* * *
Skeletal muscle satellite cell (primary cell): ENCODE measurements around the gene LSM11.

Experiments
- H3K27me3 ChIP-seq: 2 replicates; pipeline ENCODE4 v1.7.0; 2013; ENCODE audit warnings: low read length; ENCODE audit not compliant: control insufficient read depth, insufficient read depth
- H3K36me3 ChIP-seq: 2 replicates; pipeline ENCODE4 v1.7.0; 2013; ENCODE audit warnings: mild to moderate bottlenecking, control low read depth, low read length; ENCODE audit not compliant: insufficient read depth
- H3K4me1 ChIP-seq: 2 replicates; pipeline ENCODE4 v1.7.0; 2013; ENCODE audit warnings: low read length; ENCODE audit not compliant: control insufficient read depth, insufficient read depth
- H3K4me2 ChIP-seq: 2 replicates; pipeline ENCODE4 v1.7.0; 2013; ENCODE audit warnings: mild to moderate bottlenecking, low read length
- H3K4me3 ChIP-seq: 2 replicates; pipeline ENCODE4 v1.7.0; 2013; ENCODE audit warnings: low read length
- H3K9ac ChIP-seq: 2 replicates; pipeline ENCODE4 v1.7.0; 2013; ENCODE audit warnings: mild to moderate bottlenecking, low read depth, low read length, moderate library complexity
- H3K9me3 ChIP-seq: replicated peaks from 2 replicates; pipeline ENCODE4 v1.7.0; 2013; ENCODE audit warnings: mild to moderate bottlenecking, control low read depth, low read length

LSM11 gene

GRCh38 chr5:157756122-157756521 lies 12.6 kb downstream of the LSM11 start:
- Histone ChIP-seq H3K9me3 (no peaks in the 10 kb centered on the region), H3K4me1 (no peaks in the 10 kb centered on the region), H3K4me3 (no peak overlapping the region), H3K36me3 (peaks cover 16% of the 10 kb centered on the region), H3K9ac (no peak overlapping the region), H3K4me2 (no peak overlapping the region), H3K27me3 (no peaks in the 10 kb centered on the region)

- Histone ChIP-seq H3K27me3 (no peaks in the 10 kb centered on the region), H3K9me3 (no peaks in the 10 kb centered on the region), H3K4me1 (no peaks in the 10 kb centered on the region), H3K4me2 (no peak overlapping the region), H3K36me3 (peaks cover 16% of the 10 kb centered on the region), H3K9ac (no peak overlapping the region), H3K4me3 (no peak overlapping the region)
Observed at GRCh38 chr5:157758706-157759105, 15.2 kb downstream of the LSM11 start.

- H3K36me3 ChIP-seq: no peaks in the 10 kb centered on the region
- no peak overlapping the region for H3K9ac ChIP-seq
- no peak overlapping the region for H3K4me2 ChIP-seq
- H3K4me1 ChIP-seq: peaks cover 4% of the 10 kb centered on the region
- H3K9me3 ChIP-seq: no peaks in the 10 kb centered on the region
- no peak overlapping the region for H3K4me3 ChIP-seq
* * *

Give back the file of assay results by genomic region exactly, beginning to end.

Skeletal muscle satellite cell (primary cell): ENCODE measurements around the gene LSM11.

Experiments
- H3K27me3 ChIP-seq: 2 replicates; pipeline ENCODE4 v1.7.0; 2013; ENCODE audit warnings: low read length; ENCODE audit not compliant: control insufficient read depth, insufficient read depth
- H3K36me3 ChIP-seq: 2 replicates; pipeline ENCODE4 v1.7.0; 2013; ENCODE audit warnings: mild to moderate bottlenecking, control low read depth, low read length; ENCODE audit not compliant: insufficient read depth
- H3K4me1 ChIP-seq: 2 replicates; pipeline ENCODE4 v1.7.0; 2013; ENCODE audit warnings: low read length; ENCODE audit not compliant: control insufficient read depth, insufficient read depth
- H3K4me2 ChIP-seq: 2 replicates; pipeline ENCODE4 v1.7.0; 2013; ENCODE audit warnings: mild to moderate bottlenecking, low read length
- H3K4me3 ChIP-seq: 2 replicates; pipeline ENCODE4 v1.7.0; 2013; ENCODE audit warnings: low read length
- H3K9ac ChIP-seq: 2 replicates; pipeline ENCODE4 v1.7.0; 2013; ENCODE audit warnings: mild to moderate bottlenecking, low read depth, low read length, moderate library complexity
- H3K9me3 ChIP-seq: replicated peaks from 2 replicates; pipeline ENCODE4 v1.7.0; 2013; ENCODE audit warnings: mild to moderate bottlenecking, control low read depth, low read length

LSM11 gene

GRCh38 chr5:157756122-157756521 lies 12.6 kb downstream of the LSM11 start:
- Histone ChIP-seq H3K9me3 (no peaks in the 10 kb centered on the region), H3K4me1 (no peaks in the 10 kb centered on the region), H3K4me3 (no peak overlapping the region), H3K36me3 (peaks cover 16% of the 10 kb centered on the region), H3K9ac (no peak overlapping the region), H3K4me2 (no peak overlapping the region), H3K27me3 (no peaks in the 10 kb centered on the region)

- Histone ChIP-seq H3K27me3 (no peaks in the 10 kb centered on the region), H3K9me3 (no peaks in the 10 kb centered on the region), H3K4me1 (no peaks in the 10 kb centered on the region), H3K4me2 (no peak overlapping the region), H3K36me3 (peaks cover 16% of the 10 kb centered on the region), H3K9ac (no peak overlapping the region), H3K4me3 (no peak overlapping the region)
Observed at GRCh38 chr5:157758706-157759105, 15.2 kb downstream of the LSM11 start.

- H3K36me3 ChIP-seq: no peaks in the 10 kb centered on the region
- no peak overlapping the region for H3K9ac ChIP-seq
- no peak overlapping the region for H3K4me2 ChIP-seq
- H3K4me1 ChIP-seq: peaks cover 4% of the 10 kb centered on the region
- H3K9me3 ChIP-seq: no peaks in the 10 kb centered on the region
- no peak overlapping the region for H3K4me3 ChIP-seq